I Think I’ll Go Eat Worms

Eat Bug Eat Event

Machine Project, Los Angeles, California

Cooking the wriggling superworms

Cooking the wriggling superworms

Miriam-Webster's Dictionary defines a worm as "any of numerous relatively small elongated usually naked and soft-bodied animals (as a grub, pinworm, tapeworm, shipworm, or slowworm)". In my mind, I picture the night crawlers I used to get to go fishing in Barton Creek, but since the term applies to the shape of these invertebrates, it also covers the creepy crawly larval stage of beetles, butterflies and moths. When I heard that Machine Project (a storefront space that experiments in technology, science, and the arts) was holding an event entitled "Eat Bug Eat", I was intrigued. Although it sounds like the title of a Japanese monster movie, the event was held to educate people in the culture and custom of eating insects. Although I'd eaten insects many times before, from the crunchy snack-like hormigas culonas to the grassy-tasting silkworm pupae, I succumbed to the come-hither of wax moth larvae tacos.
Machine Project in L.A., host of Eat Bug Eat

Machine Project in L.A., host of Eat Bug Eat

The space is well lit and sparse, a good place for shows, events and installations. Several tables were topped with insect displays, a two-burner hotplate, a food preparation area, insect "farms" and bowls of glistening mead. For those who aren't familiar with mead, it is an alcoholic beverage made with honey (sometimes leaning towards wine, other times towards beer). The event featured Chaucer's and Rabbit's Foot mead, both light and white wine flavored, but close enough to being an insect product to be an acceptable beverage for the event. In various plastic tubs and steel bowls were the evening's appetizers and entrees - live, wriggling insect larvae. There were three kinds of worms on the menu: mealworms (the larval stage of the mealworm beetle), superworms (darkling beetle larvae) and the larvae form of the Greater Wax Moth. Some bowls of the fried worms were prepared earlier to munch on while waiting on the tacos, but one of the folks staging the event demonstrated the preparation. This involved simply pouring the writhing insects into frying pans with a little oil, and let me tell you, like me and just about any other life form I can think of they do not like to be cooked. The chef explained that they die rather quickly, but the heat applied to their bodies flexes them, which makes it look like they're still moving around. Although a few diners felt that this was somewhat cruel, the thought of what happens to a cow or pig when it gets butchered made this look like a mercy killing. There were also some locally made chapulines on hand, but they weren't made on the premises.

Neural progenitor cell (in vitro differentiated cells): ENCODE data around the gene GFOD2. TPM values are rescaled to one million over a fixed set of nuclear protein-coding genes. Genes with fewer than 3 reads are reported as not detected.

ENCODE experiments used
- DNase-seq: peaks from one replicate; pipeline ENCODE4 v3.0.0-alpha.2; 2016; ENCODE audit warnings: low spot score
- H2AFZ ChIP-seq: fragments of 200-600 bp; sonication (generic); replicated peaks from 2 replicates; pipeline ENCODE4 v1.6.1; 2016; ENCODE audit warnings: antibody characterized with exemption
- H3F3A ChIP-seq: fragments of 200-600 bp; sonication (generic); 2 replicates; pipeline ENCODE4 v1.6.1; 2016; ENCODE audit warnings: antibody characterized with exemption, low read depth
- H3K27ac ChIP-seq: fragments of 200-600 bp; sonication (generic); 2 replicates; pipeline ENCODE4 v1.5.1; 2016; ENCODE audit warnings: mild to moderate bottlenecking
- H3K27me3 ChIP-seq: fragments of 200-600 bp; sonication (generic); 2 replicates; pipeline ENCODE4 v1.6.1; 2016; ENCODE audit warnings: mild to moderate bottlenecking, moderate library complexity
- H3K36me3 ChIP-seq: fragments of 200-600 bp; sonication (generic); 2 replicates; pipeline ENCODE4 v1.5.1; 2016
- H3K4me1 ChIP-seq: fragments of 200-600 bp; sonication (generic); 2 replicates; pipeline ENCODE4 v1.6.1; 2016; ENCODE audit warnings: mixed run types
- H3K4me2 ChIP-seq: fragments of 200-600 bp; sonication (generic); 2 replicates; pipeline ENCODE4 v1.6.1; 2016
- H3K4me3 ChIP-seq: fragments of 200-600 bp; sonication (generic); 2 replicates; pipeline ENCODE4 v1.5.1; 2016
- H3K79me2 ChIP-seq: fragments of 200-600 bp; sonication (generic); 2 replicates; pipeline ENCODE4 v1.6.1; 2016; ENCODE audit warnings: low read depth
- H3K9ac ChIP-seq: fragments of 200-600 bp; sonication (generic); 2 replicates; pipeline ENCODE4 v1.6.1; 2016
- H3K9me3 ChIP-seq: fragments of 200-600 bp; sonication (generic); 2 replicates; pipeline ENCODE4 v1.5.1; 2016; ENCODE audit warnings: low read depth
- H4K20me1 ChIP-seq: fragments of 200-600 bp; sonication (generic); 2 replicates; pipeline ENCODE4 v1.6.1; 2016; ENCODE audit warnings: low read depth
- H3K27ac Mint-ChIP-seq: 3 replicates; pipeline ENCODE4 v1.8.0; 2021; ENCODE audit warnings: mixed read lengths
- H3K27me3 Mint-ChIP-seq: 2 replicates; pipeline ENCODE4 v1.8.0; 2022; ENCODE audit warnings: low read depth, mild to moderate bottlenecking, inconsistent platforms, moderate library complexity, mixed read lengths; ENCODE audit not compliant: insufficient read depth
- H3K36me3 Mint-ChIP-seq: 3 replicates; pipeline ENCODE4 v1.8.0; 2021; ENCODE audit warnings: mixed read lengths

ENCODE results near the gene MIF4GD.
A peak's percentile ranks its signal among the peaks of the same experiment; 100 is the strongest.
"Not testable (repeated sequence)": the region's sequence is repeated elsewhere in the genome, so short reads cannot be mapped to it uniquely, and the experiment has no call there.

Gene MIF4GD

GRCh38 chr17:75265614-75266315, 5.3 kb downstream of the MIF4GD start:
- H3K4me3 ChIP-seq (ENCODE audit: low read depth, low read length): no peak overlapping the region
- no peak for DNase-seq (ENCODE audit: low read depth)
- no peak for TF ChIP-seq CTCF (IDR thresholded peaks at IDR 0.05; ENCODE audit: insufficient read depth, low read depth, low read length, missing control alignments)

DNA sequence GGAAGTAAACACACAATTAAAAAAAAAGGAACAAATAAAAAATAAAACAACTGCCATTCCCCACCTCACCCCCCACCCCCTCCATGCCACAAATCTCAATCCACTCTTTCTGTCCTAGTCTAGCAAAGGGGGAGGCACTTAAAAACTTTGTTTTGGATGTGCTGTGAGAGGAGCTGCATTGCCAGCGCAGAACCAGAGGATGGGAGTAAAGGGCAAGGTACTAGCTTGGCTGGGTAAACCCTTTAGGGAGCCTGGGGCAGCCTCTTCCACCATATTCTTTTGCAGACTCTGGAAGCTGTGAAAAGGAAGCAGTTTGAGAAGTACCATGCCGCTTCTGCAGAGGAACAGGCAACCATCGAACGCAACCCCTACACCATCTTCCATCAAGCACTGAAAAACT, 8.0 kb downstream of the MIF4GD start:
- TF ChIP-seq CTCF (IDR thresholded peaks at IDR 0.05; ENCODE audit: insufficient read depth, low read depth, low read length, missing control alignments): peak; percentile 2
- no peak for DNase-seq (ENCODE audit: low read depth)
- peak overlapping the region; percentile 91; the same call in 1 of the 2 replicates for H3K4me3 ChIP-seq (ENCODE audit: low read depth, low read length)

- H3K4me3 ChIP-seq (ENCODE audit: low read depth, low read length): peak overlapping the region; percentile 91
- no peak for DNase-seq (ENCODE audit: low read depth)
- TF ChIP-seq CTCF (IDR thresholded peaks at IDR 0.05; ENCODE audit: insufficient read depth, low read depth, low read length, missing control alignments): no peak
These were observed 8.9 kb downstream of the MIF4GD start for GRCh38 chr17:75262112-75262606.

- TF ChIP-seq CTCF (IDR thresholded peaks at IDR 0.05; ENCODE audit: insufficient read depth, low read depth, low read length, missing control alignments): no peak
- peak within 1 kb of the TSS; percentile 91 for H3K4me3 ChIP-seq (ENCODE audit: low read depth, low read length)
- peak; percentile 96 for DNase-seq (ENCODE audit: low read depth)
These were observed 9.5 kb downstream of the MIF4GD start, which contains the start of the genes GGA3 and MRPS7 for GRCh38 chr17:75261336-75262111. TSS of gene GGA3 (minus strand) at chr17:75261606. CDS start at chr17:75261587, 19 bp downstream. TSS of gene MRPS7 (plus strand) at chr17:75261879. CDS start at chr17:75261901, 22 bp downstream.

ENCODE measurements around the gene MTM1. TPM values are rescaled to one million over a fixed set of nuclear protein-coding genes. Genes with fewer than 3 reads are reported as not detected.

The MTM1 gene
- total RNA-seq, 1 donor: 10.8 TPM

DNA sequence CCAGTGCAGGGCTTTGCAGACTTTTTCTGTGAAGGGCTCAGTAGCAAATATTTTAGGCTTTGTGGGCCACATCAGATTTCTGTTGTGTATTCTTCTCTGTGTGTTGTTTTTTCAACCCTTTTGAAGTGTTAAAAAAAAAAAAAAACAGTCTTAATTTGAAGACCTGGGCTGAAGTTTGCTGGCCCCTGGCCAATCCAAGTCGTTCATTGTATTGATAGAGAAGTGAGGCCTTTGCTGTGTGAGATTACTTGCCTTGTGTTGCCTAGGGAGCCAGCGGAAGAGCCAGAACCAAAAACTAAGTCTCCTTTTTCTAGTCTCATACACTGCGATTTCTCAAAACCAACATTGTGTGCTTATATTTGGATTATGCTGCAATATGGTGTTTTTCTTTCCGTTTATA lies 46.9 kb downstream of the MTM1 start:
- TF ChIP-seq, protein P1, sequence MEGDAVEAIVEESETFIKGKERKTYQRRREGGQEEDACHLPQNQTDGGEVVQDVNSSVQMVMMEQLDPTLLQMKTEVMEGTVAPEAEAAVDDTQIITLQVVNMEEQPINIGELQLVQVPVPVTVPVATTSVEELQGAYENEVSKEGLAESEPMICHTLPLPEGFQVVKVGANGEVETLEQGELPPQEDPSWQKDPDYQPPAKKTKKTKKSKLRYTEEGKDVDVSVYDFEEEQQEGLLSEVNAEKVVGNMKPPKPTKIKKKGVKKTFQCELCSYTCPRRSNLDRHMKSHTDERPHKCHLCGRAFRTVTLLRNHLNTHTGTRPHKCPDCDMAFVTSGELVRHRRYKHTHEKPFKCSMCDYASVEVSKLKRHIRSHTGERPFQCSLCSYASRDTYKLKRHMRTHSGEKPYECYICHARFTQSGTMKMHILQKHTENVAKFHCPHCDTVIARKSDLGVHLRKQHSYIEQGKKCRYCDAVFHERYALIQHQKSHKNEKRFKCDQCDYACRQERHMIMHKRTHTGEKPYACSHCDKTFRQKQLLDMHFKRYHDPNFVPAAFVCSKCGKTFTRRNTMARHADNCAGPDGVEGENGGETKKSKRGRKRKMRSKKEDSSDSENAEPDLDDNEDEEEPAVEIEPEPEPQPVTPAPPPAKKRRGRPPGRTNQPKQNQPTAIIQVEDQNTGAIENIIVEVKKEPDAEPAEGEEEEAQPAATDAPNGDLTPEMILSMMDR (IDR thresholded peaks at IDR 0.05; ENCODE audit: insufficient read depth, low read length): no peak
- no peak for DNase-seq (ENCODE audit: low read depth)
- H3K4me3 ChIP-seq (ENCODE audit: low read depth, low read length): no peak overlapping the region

Tearing into a worm-filled taco

Tearing into a worm-filled taco

While waiting on the tacos, some of the patrons decided to try the critters live; some did so on a dare, but others like the woman who goes by the name Aurora (a self-confessed insectivore and sideshow performer) ate the little wigglers with gusto. Patron Matt Hartwell also tried several handfuls of the live insects, but preferred the wax moth larvae to the superworm. Never having intentionally eaten live insects I had to give it a go, and I came to the following conclusion: the quality of experience is drastically improved with frying. I don't say this from a taste standpoint; the children of the wax moth have a buttery, nutty flavor that is diminished with cooking, but because these insects wear their skeletons on the outside, it is equivalent to the difference between eating fried and boiled shrimp. Frying crisps the "shell", making the worm easier to eat, but when eaten live they require considerable chewing. The tacos were made with fresh ingredients and handmade tortillas, but somehow the assembled thing buried the taste of the fried bugs. Most of the attendees resorted to snacking on the fried worms right out of the bowl, making them a great happy hour bar snack. I enjoyed the superworms fried - the taste was reminiscent of smoky chicharrón. The flavor of the fried wax moth larvae almost reminded me of French's Potato Sticks, and it occurred to me that these would be a great high protein substitute for bacon bits on a baked potato. After a few hours the guests began fluttering out into the night, and I was tempted to ask for a doggie bag, but I imagine the fried worms don't have much of a shelf life. There's not much to the preparation and the insects are easy to get online - in no time you can have yourself a worm ranch, providing you with a steady supply of protein. I wonder how small they make saddles... San Diego Wax Worms Mason Rd Vista, Ca 92084 (you can get mealworms and superworms at larger pet stores) Machine Project 1200 North Alvarado Street Los Angeles, CA 90026-3127 GPS coordinates: 34°4'41.59"N 118°15'46.50"W

GALLERY: See more images of Val's insect adventure at Machine Project in Los Angeles

VIDEO: Val attends a bug eating event at Machine Project in L.A.:
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